I commented in the April issue that the Top Student feature appeared for the 10th year in succession. This issue carries Where are they now? and features those original 16 2002 graduates; it makes for interesting reading. I must extend an apology to the graduates of 2006; having compiled the feature to include the Top Students both 10 and five years back, we took the decision to carry one in May and the other in June. I put several under pressure to send me information and photographs and I hope they will not be too annoyed to find they will only appear next month. The bottom line is that both the "2002" and the "2006" groups are worthy of an exclusive feature.
This is the 10th year in which without prejudice has carried its annual Top Students at the Top Universities feature. In 2003 without prejudice was at the start of its second full year in the market place and there were 16 top final year LLB students from the five universities featured in the inaugural survey – UCT, Natal, Port Elizabeth, Pretoria and Rhodes. That year neither RAU (as the University of Johannesburg then was) nor Wits had finalised their top students of 2002. When it came to 2004 the students of all seven of the universities were included. 2007 saw the entry of Stellenbosch University and the University of the Free State contributed from 2010. without prejudice will attempt to contact those 16 graduates and it will be interesting to see how many of them have stayed in the law and where they are now practising. This will appear in the May issue of the publication along with our, Where are they now? feature that keeps up with the Top Students five years back.
February is always an excessively busy month in the Gleason Publication office. Figures are checked, sent back for verification, checked again and, sometimes, again and again. The end result makes all the effort worthwhile and it is little wonder that without prejudice's sister publication, DealMakers is held in such high esteem; there is no other M&A and General Corporate Finance publication like it in South Africa and international outfits do not follow the same criteria. DealMakers' results only reflect the work done by South African offices of tombstone parties on deals undertaken by firms listed on the JSE. The highlight of the finalisation of rankings is the DealMakers Gala Awards evening and, included in the acknowledgements are of course, the law firms.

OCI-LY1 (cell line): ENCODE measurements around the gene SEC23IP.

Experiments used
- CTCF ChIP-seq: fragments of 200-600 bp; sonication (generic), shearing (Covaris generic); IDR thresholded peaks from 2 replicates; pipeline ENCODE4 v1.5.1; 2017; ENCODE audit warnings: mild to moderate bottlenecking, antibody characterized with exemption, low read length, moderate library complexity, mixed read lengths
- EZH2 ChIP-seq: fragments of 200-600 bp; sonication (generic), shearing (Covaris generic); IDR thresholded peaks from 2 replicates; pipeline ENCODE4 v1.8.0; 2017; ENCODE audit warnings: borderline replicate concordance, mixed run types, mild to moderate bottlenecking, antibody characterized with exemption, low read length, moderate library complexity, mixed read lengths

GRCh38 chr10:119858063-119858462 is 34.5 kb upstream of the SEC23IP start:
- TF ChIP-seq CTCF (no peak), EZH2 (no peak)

It is said that one of the certainties of life is change. Of course there is also the French saying Le plus ça change le plus c'est la même chose. Effectively they are one and the same for eventually the change becomes the certainty, if only for a while. For those of us who do not object to change it is seen as a challenge and a break from routine, which is the killer. The current state of the economy and the consequent strategic plans that firms make have ensured that change is very visible. This is particularly so in the legal sector where, for many years, people started out as candidate attorneys and retired as partner. Ten years ago in South Africa there were few partners who moved and even fewer teams who left en masse.
2011 proved a difficult year for many individuals, companies and countries; the global economy was dismal and the downward trend shows no sign of abating, as David Gleason graphically describes in from my window; the so-called Arab Spring that began in December last year is far from over; many people have lost their lives, and nearly 29 000 people died in the devastating tsunami and earth- quake that hit Japan while hundreds of Americans lost their lives in tornadoes that hit the country. Steven Jobs, who changed the way we think about communicating, died after a valiant fight against cancer. A hacking and bribery scandal saw News of the World close its doors after 168 years.
“We are the 99%" has become instantly recognisable as the slogan of Occupy Wall Street. The demonstrations in New York City (which have now spread to, it is claimed, at least 900 other cities) have been called “'The American Spring," and a “democratic awakening" by some while others, less enamoured of the event, have called it leaderless and a group of rabble-rousers.
The opportunity to be part of a new magazine is rare and even more seldom is it that the publication is a “one of a kind." I was extremely fortunate to have been invited by David Gleason to be a part of the without prejudice team at its inception. We started without prejudice in October 2001 and you will see from the copy of that issue that the magazine had a very different look. While this may have changed over the years what has not changed is our aim to produce a magazine of note, one that provides current and relevant information written in a way that does not make your eyes glaze over and your mind slip into neutral. In this fast-paced world knowledge is essential and accurate information vital for informed opinions. Our objective is to provide that to our readers through articles that are concise, critically analytical and, at the same time, interesting.